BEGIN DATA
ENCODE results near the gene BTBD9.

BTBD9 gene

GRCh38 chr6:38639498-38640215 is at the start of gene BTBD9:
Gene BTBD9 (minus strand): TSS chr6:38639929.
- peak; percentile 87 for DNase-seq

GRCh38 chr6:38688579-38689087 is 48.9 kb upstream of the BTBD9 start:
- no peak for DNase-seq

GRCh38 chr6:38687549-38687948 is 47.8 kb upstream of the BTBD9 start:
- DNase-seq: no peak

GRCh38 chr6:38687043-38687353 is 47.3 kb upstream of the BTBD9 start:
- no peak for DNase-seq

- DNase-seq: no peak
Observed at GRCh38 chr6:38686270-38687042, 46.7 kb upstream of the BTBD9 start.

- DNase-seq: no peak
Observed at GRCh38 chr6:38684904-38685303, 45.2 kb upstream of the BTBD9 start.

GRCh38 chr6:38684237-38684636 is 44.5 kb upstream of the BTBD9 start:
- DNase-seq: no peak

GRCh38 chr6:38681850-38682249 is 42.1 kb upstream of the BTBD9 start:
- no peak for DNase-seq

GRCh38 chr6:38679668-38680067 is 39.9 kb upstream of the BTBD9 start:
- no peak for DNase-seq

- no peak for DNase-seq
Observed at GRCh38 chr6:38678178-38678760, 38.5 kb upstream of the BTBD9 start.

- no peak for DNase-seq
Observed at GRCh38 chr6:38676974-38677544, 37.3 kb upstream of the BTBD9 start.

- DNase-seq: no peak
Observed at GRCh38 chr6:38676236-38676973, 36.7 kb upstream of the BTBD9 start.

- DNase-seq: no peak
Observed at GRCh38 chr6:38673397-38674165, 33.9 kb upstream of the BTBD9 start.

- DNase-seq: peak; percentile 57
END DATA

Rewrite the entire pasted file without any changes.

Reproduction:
ENCODE results near the gene BTBD9.

BTBD9 gene

GRCh38 chr6:38639498-38640215 is at the start of gene BTBD9:
Gene BTBD9 (minus strand): TSS chr6:38639929.
- peak; percentile 87 for DNase-seq

GRCh38 chr6:38688579-38689087 is 48.9 kb upstream of the BTBD9 start:
- no peak for DNase-seq

GRCh38 chr6:38687549-38687948 is 47.8 kb upstream of the BTBD9 start:
- DNase-seq: no peak

GRCh38 chr6:38687043-38687353 is 47.3 kb upstream of the BTBD9 start:
- no peak for DNase-seq

- DNase-seq: no peak
Observed at GRCh38 chr6:38686270-38687042, 46.7 kb upstream of the BTBD9 start.

- DNase-seq: no peak
Observed at GRCh38 chr6:38684904-38685303, 45.2 kb upstream of the BTBD9 start.

GRCh38 chr6:38684237-38684636 is 44.5 kb upstream of the BTBD9 start:
- DNase-seq: no peak

GRCh38 chr6:38681850-38682249 is 42.1 kb upstream of the BTBD9 start:
- no peak for DNase-seq

GRCh38 chr6:38679668-38680067 is 39.9 kb upstream of the BTBD9 start:
- no peak for DNase-seq

- no peak for DNase-seq
Observed at GRCh38 chr6:38678178-38678760, 38.5 kb upstream of the BTBD9 start.

- no peak for DNase-seq
Observed at GRCh38 chr6:38676974-38677544, 37.3 kb upstream of the BTBD9 start.

- DNase-seq: no peak
Observed at GRCh38 chr6:38676236-38676973, 36.7 kb upstream of the BTBD9 start.

- DNase-seq: no peak
Observed at GRCh38 chr6:38673397-38674165, 33.9 kb upstream of the BTBD9 start.

- DNase-seq: peak; percentile 57